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25-09 | BY: | In:

Navigating through culture

One of the questions that I asked myself for years was: what if I am not the representation of my own culture? What if I am really different in many aspects from my own so-called overall culture?


The fish did not discover the ocean

Someone once said that someone discovered the ocean, but surely it wasn’t the fish. And this is typically a phrase that refers to culture—culture being the collective programming of the mind, as Professor Hofstede once said. 

Professor Hofstede carried out the most extensive and groundbreaking research that has ever been done in the field of culture. Ever since university I have been fascinated by his work. 

After many years I decided that it was time to go into it in more depth. Although I have had many years of working and living abroad and always in international environments, I am still amazed in hindsight what the research and most importantly its practical application has brought me. 

Questions about culture

One of the questions that I asked myself for years was: what if I am not the representation of my own culture? What if I am really different in many aspects from my own so-called overall culture? Where does culture stop and personality start? Or is it just a big blend? I certified myself as a Hofstede Insights partner and started using this for my business. 

However, I am also a strong believer in first applying tools on yourself before you start training and advising others. How on earth are you going to build credibility otherwise? This is not only about culture, but every change tool that I use in my company— whether it is NLP or any other model in coaching, consultancy or training that we use. At in2motivation we are big fans of experiential and interactive learning, even after the digitalisation triggered by the corona crisis this year. 

Culture Compass

One of the most powerful tools I applied to myself is called the Culture Compass. This is a questionnaire with a detailed report containing infographics, personal feedback and advice. You learn how you relate on certain aspects compared to people from your own culture generally.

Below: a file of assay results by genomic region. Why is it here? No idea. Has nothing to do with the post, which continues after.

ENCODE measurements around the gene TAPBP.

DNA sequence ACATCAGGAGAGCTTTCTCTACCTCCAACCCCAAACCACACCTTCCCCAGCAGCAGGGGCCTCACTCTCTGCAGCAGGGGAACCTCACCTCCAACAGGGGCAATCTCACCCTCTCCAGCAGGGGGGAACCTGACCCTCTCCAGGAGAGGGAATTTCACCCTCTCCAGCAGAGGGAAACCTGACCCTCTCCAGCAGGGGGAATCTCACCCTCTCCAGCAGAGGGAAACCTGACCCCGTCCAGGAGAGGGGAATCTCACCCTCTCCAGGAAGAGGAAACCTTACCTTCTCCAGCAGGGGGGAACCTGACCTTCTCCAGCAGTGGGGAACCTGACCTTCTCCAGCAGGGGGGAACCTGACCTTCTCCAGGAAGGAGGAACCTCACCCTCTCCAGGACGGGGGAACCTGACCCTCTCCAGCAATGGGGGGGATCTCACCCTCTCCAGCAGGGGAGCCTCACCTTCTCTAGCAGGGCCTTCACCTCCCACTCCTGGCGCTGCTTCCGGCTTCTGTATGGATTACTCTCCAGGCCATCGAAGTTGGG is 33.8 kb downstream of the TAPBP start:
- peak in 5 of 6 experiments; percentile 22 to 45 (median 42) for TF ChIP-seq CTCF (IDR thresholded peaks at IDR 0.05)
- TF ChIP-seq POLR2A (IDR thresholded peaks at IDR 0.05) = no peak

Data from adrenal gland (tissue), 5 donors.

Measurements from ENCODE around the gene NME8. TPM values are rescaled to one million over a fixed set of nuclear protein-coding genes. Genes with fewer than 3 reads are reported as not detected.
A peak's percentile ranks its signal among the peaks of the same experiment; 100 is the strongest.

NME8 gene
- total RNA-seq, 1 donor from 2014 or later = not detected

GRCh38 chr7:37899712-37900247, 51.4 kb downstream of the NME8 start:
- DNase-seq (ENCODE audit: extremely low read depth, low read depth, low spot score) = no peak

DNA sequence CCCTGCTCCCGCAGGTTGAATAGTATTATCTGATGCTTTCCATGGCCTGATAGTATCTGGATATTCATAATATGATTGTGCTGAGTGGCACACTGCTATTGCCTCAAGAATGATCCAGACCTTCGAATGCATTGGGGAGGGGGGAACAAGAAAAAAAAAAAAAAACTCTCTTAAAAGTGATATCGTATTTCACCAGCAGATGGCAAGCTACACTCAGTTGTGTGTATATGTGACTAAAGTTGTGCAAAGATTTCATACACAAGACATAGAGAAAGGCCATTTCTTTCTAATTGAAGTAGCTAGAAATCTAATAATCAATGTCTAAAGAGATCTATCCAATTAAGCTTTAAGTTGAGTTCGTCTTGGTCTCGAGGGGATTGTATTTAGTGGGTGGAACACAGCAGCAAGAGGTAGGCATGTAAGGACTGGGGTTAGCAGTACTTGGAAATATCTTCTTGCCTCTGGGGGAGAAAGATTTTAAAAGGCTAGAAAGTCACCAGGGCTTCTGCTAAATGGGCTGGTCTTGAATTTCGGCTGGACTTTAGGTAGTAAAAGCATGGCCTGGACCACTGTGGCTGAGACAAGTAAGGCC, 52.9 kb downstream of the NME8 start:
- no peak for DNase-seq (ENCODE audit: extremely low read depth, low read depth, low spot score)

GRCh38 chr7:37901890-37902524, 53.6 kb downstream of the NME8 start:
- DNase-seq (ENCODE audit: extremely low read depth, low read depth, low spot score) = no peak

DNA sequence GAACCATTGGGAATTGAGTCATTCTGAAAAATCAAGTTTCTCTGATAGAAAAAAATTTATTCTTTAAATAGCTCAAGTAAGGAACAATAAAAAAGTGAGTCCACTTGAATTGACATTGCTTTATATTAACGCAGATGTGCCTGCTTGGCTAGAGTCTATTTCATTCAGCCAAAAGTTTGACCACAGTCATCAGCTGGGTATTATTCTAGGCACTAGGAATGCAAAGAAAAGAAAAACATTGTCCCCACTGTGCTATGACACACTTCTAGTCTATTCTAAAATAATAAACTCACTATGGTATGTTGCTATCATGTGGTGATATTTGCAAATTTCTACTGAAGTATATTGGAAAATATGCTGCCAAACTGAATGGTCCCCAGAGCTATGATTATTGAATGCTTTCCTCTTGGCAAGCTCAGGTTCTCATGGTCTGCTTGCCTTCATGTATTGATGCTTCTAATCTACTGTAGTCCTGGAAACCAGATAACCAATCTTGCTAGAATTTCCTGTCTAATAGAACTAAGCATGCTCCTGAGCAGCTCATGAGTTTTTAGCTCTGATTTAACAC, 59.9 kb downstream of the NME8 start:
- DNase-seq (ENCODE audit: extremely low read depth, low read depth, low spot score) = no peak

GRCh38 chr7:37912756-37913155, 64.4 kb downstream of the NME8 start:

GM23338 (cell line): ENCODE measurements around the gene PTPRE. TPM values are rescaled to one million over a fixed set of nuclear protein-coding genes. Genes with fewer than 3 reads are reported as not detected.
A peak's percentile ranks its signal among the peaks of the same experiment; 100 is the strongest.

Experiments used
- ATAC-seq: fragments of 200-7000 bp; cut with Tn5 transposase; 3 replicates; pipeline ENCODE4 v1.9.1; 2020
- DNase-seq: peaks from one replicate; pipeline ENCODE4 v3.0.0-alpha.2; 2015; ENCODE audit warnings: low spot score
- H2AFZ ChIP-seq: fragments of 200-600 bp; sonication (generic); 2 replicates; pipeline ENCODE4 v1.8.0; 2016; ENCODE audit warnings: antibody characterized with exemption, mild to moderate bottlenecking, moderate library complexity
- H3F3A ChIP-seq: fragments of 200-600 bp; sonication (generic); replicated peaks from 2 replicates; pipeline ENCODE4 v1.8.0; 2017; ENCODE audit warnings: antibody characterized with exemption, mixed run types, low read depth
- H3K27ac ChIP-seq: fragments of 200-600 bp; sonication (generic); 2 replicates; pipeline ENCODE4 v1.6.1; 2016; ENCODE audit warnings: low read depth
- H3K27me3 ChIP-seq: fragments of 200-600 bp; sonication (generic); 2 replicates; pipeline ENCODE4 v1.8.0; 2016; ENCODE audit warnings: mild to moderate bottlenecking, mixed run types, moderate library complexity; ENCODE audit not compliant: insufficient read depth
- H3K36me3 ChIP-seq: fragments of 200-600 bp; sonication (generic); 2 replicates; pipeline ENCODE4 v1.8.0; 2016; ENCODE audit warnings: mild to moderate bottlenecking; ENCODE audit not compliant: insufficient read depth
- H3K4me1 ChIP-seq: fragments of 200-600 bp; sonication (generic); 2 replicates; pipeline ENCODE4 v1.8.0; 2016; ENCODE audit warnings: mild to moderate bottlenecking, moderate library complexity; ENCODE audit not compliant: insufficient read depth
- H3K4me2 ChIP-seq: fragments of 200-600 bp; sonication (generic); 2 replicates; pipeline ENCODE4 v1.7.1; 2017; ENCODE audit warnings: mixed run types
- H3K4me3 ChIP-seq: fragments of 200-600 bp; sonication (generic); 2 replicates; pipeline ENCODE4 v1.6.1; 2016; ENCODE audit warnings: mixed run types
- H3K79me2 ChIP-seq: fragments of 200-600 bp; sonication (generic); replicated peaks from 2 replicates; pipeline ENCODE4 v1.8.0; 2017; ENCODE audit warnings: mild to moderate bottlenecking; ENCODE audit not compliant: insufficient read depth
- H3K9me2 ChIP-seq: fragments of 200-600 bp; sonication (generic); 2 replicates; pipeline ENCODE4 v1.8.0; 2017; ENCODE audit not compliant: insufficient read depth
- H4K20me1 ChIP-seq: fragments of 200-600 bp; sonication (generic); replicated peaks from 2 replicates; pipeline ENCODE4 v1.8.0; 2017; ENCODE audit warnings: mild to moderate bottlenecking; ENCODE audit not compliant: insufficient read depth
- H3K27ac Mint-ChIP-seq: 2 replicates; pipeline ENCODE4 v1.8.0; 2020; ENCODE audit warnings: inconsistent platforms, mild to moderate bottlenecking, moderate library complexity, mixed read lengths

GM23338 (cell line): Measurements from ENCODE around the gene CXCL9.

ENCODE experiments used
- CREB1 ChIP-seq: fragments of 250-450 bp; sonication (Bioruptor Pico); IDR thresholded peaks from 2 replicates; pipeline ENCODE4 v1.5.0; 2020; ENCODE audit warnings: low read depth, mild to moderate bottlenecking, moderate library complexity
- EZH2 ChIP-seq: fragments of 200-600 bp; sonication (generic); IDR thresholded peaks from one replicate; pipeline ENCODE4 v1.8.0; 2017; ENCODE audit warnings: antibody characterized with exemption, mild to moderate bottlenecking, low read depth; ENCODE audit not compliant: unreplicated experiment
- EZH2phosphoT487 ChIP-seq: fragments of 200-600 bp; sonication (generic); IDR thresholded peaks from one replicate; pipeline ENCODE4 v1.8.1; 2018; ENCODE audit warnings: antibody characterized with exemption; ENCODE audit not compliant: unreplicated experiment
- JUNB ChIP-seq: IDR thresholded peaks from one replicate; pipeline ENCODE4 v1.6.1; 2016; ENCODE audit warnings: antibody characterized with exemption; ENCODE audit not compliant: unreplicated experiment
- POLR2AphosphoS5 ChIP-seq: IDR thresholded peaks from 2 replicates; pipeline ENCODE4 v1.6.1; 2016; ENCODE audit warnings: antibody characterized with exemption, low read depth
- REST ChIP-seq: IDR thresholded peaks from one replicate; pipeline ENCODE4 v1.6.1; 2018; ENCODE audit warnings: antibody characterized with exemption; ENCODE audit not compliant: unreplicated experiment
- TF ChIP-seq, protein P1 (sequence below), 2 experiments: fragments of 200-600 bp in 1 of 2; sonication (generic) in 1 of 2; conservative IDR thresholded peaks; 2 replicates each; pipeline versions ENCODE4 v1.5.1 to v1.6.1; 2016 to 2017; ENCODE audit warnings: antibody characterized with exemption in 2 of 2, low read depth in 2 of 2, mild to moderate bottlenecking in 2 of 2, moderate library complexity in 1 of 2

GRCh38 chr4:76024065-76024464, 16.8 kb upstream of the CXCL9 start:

But you can also learn how you relate to other cultures personally and from a cultural perspective. And on top of that it provides you with a great insight into where to pay attention in different roles: for example in the role of a negotiator interacting with this specific culture that you chose, but also as a leader or as a tourist.

Going beyond stereotypes

What is nice about this report when I read my own one is that it actually brings personal feedback. And for me the whole model of Hofstede goes far beyond the stereotypes that we usually hang on to. 

This superficial way of approaching culture is too biased in my view. It will keep you like a fish being in your own bowl thinking that you are the one that discovered your own bowl. 

In our training courses I see this all too often. This can be from someone that is new to cultural aspects but certainly people who have travelled a lot or have been living in many different countries. I cannot always see this openness and objectiveness in how they see other cultures and people. But how could they have this? And how could I? We are all fish in the bowl of the world, thinking that we know it all. 

For me at least, the Culture Compass is a first attempt to go for a more objective view. And the real value is always in the application of course. That’s why we use it in training and courses to test it in practical applications. And the feedback from others is key in this as well. 

The real training often starts after our formal training. But that is always the case when you learn something new. How else can you go from being subconsciously incompetent, to consciously incompetent, and then from consciously competent to subconsciously competent? 

Learning like a spiral

When I was younger I liked fishing for a while. Now I believe it is boring. Maybe when I am older I will long to sit staring at the water, hoping that a fish might bite. Things change over time, just like the seasons. Some things come back. And most things come back in a different way. This is like a spiral, because once you have learnt something you can never go back to the same point.

A fish can come back to the same point. The smaller the bowl, the bigger the chances that it comes back to the same point. I’ve been told that there are fish with a memory of 1 second. Imagine yourself going around in a bowl and being amazed by the same plant every time. It must have an upside as well as thinking that you see something new every time. But from the outside we know that this is not true. We also know that the fish did not discover the bowl. I am wondering whether there are people looking at the Earth as a bowl. For sure that would make us really small if we knew that. 

Getting insights is the first thing and if you are curious about the Culture Compass report, or about how you can apply it, please contact us via www.in2motivation.com. We will tell you all about it. 

However, one warning: you might feel like a fish at first. Maybe a fish in the water even. The insights come when you start to have feedback, confusion or different viewpoints than you expected. Then the learning starts. And then also the awareness starts for getting into new understandings. 

The only thing you need to be willing to do is to realise that we are all fish, and to get different perspectives we need to be willing to go out of the fish bowl, out of our own ocean, and maybe become a different animal. Because whoever you think you are, you are always more than that.

Peter Koijen

#culture #diversity #new #expat